- The ecosystem is the prime provider of a number of raw materials that serve as an engine for economic development.
- The preservation and protection of ecosystems is at the heart of the green economy agenda and green investments also aim at reducing the negative externalities caused by the exploitation of natural capital.
- By boosting investment in green forestry, a green economy agenda would preserve the economic livelihoods of over millions of people who live from timber, paper and fibre products.
In his 2011 State of The Nation Address, President Jacob Zuma said, “Research has indicated that we can create jobs in six priority areas. These are infrastructure development, agriculture, mining and beneficiation, manufacturing, the green economy and tourism".
Informed by this responsibility, in 2010 we launched the New Growth Path framework and identified our job drivers as infrastructure development, tourism, agriculture, mining, manufacturing and the green economy. We declared 2011 the year of job creation, and mobilised our social partners, namely business, labour and the community sector, to work with us in implementing the New Growth Path.
This clearly puts the green economy and green jobs at the heart of both the economy of this country, and the preservation of the environment.
- Minister and Deputy Minister’s engagements
- Public Awareness drive aimed at raising awareness of the environment and empowering our communities to make sound environmentally friendly decisions.
- “War on Poverty” Programmes Launch under the Environmental Programmes Branch
- Tree Planting and Clean up campaigns
- Celebration of World Oceans Day bringing the ocean debate to the mainstream of environment debate
- Exhibitions on environment awareness targeting communities, learners and ordinary South Africans
- Celebration of World Desertification Day on the 17th June 2012 to highlight the significance of the soil as the earth’s skin and the value it adds to food security and our sustenance in general
Proposed celebration concept for 2012 World Environment Day
This year’s celebration comes after South Africa’s successful hosting of the COP 17 as well as Cabinet’s approval of the Climate Change Policy.
The celebration will be used to locate the work of DEA in response’s Cabinet Lekgotla’s plea for departments to contribute positively towards job creation while also lifting sustainable development agenda of government. DEA will use the month to also launch its “war on poverty” approach to job creation and environmental protection. DEA will launch its investment in war on poverty projects within the EPWP space in a form of Social Responsibility, Policy and Projects (SRPP) and as the Natural Resources Management Programmes (NRMP) projects as a sign by government to respond to the president’s call for job creation and poverty alleviation. Beneficiaries of all these EPWP projects would converge at a central point with the President and the Minister in attendance.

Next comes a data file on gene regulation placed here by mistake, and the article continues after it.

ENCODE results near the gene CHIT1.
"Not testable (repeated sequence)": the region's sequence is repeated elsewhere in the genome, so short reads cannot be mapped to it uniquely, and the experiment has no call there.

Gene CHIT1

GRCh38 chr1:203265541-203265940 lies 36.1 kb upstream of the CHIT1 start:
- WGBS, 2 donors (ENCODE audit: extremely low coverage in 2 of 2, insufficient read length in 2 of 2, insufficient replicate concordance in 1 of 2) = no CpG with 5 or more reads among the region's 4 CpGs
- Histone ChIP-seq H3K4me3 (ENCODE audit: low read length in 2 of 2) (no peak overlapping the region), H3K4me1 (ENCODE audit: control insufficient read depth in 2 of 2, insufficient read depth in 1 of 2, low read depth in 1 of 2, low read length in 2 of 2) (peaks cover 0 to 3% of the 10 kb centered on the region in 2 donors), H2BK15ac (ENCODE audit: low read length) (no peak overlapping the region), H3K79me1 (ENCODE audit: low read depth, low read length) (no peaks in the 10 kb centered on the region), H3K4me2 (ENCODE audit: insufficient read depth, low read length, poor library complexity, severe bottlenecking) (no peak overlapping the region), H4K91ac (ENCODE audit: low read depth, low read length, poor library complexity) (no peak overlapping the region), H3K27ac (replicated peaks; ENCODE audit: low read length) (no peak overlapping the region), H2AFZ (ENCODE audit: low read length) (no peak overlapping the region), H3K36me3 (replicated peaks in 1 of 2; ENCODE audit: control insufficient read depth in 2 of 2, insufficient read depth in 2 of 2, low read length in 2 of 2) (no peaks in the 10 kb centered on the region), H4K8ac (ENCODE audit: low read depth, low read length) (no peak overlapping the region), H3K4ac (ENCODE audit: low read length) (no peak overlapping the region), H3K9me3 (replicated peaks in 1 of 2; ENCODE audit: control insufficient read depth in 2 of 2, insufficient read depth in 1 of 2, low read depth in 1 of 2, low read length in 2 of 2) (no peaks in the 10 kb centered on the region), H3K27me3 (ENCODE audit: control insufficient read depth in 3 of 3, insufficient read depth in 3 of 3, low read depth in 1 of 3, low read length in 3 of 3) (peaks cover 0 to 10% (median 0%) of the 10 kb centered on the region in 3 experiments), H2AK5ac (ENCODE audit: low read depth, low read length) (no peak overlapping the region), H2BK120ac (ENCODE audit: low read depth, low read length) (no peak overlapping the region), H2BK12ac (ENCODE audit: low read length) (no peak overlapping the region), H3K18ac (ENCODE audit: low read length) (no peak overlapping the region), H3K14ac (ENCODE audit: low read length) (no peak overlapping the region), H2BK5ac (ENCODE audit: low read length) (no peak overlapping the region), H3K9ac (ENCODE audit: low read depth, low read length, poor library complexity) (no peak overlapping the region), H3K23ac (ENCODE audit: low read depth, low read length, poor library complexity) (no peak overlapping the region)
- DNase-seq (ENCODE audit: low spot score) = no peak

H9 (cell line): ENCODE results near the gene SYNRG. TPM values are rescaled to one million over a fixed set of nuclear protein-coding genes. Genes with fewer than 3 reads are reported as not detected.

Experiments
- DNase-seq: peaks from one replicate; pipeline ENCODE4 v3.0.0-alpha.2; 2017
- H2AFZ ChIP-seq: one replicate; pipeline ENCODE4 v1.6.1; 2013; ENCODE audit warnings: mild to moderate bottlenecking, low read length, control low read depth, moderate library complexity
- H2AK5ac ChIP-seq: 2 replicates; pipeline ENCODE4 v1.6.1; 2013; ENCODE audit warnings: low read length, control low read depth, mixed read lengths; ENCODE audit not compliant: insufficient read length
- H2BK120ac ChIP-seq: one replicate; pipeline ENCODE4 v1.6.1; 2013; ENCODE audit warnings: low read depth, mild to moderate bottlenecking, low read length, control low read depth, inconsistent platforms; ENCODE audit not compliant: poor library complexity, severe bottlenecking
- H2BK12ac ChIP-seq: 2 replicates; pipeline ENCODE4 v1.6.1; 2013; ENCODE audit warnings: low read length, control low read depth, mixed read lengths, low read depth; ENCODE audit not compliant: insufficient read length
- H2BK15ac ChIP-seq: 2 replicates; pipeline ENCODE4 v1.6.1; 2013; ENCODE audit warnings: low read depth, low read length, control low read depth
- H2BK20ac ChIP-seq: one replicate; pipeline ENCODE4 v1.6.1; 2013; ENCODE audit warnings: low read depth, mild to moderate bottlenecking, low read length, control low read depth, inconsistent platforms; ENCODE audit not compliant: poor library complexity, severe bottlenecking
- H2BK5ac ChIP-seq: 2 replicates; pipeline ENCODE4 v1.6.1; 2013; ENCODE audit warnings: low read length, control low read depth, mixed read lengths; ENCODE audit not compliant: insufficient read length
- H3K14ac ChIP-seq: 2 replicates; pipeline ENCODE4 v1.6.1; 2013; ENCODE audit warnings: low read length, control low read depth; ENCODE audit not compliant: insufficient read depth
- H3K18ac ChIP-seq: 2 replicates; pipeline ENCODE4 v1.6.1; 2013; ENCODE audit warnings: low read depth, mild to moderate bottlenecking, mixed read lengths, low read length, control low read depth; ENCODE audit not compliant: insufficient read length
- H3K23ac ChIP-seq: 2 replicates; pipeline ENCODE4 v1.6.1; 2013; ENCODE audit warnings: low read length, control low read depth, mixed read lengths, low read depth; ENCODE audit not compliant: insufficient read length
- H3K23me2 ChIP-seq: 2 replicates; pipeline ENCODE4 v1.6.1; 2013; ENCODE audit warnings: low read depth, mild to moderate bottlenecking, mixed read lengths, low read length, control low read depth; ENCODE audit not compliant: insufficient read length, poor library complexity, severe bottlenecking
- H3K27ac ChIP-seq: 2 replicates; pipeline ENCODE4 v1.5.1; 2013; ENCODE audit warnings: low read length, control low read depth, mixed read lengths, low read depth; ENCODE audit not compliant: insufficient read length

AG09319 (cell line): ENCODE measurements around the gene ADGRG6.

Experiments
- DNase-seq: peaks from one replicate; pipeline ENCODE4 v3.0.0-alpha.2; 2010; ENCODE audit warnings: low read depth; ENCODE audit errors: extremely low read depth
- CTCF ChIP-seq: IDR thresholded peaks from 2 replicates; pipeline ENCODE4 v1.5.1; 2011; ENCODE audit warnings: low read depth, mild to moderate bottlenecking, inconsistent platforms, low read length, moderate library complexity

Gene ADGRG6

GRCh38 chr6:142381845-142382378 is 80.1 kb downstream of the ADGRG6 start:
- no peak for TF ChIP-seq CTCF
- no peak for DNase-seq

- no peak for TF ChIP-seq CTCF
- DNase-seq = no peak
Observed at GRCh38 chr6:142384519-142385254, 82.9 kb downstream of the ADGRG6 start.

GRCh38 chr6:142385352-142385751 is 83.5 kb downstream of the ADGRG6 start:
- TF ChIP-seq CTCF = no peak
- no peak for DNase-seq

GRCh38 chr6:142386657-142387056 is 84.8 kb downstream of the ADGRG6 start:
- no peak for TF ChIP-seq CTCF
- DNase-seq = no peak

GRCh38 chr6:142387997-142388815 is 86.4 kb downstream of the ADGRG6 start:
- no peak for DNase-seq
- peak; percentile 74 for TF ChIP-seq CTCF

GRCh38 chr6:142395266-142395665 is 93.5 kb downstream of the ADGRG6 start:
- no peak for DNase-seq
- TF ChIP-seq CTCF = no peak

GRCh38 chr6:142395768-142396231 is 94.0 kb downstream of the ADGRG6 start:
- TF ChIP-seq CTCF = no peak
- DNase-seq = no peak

This will signal not only the willingness by the DEA to protect the environment, but also the zeal to contribute towards job creation and poverty alleviation. In this way different communities from all over the country will showcase what they do to protect the environment as they eke out an income.
A Green Fund has been established to support implementation of programmes under the 9 green economy focus areas with the management committee established and chaired by DEA Director General. The aim is to work in collaboration with the Development Bank in the implementation of programmes.
With this year’s theme skewed toward the green conomy, a bigger focus will be on those projects and DEA interventions aimed at responding to the President and Cabinet’s clarion call for a low carbon, resource efficient, and socially inclusive country to be buil.
World Oceans Day will be celebrated on 08 June 2012 to celebrate the role the oceans play in our environment and to indicate thatOceans are essential to food security and the health and survival of all life, power our climate and are a critical part of the biosphere. On the 17th June 2012, World Day to Combat Desertification will be celebrated to promote public awareness relating to climate change - to combat desertification and the effects of drought. We aim to sensitize the public to the fact that desertification, land degradation and drought dramatically affect the biodiversity in the soil.
In an attempt to raise maximum awareness, the Chief Directorate Communications will collaborate with Climate Change and Biodiversity as Conservation Branches in the department to raise the profile of the month and the days. The Chief Directorate Communications will in collaboration with the various provincial departments and relevant stakeholders develop an integrated calendar of the events for Environment Month 2012.